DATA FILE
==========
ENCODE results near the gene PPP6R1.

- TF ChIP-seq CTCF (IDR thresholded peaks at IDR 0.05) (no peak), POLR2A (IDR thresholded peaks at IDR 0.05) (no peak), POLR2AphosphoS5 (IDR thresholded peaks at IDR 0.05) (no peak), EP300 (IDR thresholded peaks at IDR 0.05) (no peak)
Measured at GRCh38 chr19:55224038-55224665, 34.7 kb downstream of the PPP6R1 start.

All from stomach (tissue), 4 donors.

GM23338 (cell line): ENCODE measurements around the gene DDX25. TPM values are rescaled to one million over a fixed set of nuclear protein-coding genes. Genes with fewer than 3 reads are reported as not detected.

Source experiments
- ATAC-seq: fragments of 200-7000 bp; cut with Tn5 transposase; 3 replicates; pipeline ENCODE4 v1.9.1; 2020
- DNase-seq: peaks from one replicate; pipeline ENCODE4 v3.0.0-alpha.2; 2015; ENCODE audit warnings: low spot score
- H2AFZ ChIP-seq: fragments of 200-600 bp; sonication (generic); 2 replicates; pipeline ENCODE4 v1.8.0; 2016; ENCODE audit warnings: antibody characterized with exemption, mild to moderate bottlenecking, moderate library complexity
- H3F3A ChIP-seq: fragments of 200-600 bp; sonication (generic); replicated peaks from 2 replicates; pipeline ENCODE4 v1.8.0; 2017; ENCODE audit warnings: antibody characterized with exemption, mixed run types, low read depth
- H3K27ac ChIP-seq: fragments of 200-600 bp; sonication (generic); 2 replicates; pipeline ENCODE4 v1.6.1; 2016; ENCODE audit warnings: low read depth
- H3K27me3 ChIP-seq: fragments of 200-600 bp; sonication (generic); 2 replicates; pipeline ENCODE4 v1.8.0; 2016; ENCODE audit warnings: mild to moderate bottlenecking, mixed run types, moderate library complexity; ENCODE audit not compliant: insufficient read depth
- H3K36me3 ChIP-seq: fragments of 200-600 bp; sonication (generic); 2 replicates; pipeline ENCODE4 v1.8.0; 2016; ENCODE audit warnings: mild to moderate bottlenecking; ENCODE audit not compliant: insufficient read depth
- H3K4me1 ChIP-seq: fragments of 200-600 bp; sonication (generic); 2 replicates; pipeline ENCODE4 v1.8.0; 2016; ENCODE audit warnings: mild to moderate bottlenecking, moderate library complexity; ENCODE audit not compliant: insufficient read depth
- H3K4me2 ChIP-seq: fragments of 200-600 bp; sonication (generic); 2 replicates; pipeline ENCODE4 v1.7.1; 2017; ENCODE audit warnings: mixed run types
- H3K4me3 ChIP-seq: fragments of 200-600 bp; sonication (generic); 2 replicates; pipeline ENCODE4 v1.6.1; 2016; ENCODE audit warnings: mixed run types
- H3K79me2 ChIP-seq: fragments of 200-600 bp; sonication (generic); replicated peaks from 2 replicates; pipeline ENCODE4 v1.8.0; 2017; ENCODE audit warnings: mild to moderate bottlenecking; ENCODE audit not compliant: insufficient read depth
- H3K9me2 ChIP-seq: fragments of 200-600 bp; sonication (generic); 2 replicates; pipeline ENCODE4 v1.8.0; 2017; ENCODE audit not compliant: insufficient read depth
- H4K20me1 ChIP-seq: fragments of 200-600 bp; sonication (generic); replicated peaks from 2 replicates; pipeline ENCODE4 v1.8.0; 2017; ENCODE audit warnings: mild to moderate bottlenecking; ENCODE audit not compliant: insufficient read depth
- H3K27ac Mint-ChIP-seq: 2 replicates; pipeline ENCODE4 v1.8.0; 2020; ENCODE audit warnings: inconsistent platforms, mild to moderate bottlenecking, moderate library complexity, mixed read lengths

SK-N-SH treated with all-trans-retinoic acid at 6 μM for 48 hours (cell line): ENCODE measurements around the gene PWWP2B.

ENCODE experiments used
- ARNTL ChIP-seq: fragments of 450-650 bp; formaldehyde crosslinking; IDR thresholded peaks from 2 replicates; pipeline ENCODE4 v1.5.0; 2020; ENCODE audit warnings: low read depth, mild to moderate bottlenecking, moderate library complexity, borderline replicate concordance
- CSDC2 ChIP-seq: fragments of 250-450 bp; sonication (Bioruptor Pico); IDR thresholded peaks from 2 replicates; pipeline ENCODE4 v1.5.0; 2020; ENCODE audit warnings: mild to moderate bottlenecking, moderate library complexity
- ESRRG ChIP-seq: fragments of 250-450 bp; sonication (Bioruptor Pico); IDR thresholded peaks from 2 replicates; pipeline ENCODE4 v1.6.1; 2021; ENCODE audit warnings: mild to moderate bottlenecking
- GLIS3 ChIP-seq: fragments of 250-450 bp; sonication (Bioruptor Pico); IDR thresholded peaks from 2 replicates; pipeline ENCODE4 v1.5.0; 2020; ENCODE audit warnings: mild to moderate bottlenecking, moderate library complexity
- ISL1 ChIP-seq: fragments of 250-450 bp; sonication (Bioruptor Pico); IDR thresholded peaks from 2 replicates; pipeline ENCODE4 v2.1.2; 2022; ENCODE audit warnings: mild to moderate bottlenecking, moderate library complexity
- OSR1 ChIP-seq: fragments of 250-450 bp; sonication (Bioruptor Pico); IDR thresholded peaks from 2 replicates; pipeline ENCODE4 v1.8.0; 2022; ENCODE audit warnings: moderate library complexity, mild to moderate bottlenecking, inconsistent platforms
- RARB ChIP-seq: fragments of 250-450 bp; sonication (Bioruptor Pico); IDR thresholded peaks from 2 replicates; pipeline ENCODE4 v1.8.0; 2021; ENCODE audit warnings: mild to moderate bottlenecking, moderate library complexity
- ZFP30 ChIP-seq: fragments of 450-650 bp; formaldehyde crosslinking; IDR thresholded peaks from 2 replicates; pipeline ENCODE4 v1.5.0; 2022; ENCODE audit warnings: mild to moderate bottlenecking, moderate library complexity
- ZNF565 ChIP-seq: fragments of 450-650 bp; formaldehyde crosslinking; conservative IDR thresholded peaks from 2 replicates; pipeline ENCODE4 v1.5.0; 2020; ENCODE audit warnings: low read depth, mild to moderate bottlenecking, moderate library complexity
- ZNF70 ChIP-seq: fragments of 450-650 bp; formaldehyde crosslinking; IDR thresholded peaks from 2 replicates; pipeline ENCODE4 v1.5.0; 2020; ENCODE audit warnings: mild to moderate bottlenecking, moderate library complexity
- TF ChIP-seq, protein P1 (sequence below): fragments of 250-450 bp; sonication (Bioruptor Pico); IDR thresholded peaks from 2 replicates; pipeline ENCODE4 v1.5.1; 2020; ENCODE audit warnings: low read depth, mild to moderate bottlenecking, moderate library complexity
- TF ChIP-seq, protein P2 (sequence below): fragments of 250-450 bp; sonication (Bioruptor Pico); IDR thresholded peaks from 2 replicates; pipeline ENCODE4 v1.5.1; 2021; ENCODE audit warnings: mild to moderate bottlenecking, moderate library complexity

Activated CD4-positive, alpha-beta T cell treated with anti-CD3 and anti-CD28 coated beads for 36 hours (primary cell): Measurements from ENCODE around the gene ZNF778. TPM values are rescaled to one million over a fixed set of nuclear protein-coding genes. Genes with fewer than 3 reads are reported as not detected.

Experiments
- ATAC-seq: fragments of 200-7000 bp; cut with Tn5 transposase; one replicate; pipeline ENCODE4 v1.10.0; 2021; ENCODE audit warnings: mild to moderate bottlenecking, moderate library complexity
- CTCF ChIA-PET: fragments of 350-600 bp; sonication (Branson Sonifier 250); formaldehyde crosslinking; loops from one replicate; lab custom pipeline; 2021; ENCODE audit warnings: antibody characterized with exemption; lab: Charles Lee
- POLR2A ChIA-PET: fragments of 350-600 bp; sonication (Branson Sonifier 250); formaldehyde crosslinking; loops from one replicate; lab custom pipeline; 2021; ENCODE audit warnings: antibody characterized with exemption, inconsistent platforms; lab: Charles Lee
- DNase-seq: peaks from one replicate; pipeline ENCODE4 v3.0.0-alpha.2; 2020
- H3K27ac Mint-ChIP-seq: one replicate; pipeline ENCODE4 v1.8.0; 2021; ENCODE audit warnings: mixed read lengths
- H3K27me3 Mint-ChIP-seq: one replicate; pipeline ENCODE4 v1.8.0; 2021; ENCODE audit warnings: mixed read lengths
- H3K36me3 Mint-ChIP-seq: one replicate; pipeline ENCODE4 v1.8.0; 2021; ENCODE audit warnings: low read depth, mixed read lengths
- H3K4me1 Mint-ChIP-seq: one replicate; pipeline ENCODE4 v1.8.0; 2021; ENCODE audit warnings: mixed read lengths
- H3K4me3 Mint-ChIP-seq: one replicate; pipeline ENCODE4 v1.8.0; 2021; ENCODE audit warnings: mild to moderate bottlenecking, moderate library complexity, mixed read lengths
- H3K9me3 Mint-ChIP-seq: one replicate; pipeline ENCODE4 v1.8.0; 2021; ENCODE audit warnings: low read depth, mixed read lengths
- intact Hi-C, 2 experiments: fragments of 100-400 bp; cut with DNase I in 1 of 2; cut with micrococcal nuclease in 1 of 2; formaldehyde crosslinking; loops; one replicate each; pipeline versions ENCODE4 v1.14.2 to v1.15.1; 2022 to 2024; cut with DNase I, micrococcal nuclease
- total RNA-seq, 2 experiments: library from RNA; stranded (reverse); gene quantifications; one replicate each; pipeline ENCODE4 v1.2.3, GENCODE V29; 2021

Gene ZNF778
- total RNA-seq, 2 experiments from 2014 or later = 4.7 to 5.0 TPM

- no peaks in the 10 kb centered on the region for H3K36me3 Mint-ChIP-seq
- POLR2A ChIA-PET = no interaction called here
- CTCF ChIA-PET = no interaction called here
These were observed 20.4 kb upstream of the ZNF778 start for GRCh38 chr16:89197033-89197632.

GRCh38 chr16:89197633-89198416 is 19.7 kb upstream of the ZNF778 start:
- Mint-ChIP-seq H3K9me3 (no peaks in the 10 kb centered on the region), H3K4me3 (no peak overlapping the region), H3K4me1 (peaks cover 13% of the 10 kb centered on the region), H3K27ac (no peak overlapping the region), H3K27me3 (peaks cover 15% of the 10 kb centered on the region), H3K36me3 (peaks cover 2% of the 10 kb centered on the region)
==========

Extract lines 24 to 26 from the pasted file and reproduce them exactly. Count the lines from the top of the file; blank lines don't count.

- CSDC2 ChIP-seq: fragments of 250-450 bp; sonication (Bioruptor Pico); IDR thresholded peaks from 2 replicates; pipeline ENCODE4 v1.5.0; 2020; ENCODE audit warnings: mild to moderate bottlenecking, moderate library complexity
- ESRRG ChIP-seq: fragments of 250-450 bp; sonication (Bioruptor Pico); IDR thresholded peaks from 2 replicates; pipeline ENCODE4 v1.6.1; 2021; ENCODE audit warnings: mild to moderate bottlenecking
- GLIS3 ChIP-seq: fragments of 250-450 bp; sonication (Bioruptor Pico); IDR thresholded peaks from 2 replicates; pipeline ENCODE4 v1.5.0; 2020; ENCODE audit warnings: mild to moderate bottlenecking, moderate library complexity